Adventist Church honours Police
We have your back! That in common parlance is the essence of the honour paid to the men and women of the Western Division of the Bermuda Police Service by Pastor DeJuan Tull and his congregation of the Somerset Seventh-day Adventist Church on Beacon Hill Road, Somerset.
Once or twice a year the church singles out a person or persons making significant conributions in their resepective fields to the Sandys community. This time around the honour for Community Service Award fell to Police Western Division.
Acting Chief Inspector Mark Clark and a representative group from the division did not have far to travel to the Community Guest Sabbath Day service and receive a plaque from the hands of Pastor Tull and Bermuda College Professor, Dr. Trescot Wilson, who is a deacon in the church. It affirmed the church's endorsement of the community policing philosophy that's intended to reduce crime and the fear of crime.
The Church and Somerset Police Station are a mere 200 metres apart, seperated only by the old railway trail. The police and other guests were entertained to lunch in the church hall after the service. The inscription on the plaque stated: “Presented to the Western Division of the Bermuda Police Service for their Community Policing in the Parishes of Sandys, Southampton and Warwick and the Larger Community making Bermuda Safer. Signed Pastor DeJuan Tull.”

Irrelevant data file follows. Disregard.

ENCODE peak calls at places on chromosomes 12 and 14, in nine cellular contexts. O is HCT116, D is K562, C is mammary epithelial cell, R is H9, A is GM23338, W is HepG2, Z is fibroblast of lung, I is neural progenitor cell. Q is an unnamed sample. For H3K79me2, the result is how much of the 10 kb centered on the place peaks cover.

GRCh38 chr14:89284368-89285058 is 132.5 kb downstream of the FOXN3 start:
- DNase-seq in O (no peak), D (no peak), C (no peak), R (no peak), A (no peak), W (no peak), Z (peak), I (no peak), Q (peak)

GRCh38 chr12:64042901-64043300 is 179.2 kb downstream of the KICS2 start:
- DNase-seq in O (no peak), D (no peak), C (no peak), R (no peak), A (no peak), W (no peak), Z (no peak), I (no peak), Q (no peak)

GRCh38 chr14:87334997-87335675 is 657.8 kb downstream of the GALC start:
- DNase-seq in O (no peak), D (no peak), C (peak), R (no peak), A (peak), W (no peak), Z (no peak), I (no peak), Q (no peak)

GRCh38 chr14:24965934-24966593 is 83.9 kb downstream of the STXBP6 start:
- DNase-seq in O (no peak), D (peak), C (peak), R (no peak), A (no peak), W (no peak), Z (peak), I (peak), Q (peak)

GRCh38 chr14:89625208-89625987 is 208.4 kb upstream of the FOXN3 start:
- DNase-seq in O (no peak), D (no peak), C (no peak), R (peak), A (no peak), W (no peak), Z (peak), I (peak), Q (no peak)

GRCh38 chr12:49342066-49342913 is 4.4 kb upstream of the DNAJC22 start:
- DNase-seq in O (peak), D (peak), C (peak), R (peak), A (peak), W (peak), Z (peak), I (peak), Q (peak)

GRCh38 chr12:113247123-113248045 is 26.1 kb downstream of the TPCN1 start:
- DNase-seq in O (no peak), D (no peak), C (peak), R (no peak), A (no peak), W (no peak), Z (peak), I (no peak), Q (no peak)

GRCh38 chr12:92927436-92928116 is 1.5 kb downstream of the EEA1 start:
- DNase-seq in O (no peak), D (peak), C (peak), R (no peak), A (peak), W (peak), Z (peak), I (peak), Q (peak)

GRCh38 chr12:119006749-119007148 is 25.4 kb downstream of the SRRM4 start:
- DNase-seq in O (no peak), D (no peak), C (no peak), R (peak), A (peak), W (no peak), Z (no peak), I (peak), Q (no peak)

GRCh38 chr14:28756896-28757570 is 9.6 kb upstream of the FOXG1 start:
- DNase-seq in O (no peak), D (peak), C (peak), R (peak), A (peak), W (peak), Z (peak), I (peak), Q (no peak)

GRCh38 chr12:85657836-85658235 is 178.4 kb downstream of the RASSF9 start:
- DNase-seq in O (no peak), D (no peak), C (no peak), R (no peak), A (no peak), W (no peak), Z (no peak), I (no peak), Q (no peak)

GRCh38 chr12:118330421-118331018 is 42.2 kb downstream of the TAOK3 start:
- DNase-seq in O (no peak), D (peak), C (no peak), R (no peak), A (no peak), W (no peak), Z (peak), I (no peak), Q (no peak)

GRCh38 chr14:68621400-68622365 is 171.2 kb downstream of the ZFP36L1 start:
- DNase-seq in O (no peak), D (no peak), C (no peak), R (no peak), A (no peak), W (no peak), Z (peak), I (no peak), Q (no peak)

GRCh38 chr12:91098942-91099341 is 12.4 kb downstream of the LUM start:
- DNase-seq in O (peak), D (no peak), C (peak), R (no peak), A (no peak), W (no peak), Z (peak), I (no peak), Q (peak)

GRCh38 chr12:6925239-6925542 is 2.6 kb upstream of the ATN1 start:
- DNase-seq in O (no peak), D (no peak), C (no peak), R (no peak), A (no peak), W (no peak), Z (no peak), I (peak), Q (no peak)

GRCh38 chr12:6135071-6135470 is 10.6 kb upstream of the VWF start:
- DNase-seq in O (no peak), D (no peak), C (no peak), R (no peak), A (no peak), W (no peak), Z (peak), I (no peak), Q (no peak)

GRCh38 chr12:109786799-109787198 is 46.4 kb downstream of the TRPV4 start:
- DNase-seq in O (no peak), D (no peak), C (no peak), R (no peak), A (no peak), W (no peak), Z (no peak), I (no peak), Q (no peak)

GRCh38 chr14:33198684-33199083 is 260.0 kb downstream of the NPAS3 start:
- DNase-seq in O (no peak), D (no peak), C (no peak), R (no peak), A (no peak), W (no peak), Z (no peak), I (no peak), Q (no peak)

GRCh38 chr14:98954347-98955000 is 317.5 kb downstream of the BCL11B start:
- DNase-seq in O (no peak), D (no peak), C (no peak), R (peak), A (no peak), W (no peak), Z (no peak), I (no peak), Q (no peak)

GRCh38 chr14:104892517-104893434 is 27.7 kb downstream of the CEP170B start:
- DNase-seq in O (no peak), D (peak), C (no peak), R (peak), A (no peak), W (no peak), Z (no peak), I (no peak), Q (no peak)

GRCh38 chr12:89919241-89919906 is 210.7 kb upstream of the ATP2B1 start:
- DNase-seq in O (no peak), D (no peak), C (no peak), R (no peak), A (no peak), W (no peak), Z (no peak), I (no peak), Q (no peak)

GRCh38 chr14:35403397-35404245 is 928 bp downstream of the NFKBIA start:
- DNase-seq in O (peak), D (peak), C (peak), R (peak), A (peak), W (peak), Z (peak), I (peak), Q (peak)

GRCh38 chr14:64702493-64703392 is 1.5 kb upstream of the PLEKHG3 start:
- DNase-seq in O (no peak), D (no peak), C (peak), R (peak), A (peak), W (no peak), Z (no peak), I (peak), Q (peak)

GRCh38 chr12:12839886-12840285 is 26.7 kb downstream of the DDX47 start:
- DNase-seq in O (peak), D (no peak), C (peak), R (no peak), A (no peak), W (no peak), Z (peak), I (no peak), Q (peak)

Chief Inspector Clark said the gesture of the church was overwhelmening and in keeping with God's command in Romans 13: 1-14 about the duty of the subject in relation to those in authority.The plaque, he added, would have pride of place in the Police station.
Elder Wilson lauded the police for engaging their community policing philosophy. It was one that required a partnership with the citizen.
Police need the help of the citizen, as they are no stronger than the amount of help they get from the community.
Bermuda enjoys a relatively good standard of living, but regrettably the quality of life was being eroded by the high rate of crime and violence, Elder Wilson said.
He particularly lauded the programme of the Community Action Team of the Western Division, which included the Neighbourhood Watch, the Graffiti Cleanup, the Anchor Project and Vulnerable Persons Initiatives with attention to seniors living alone, children home alone and sexually abused persons.
The Anchor Project, the elder said, has the church's support. It involved the historic monument (an Anchor) moved to Mangrove Bay when the Dockyard closed, and now has become “a brown bag conference centre for the sharing of white paper and its content”. And the public need to help police in bringing an end to the practice of graffiti on bus stops and roadways.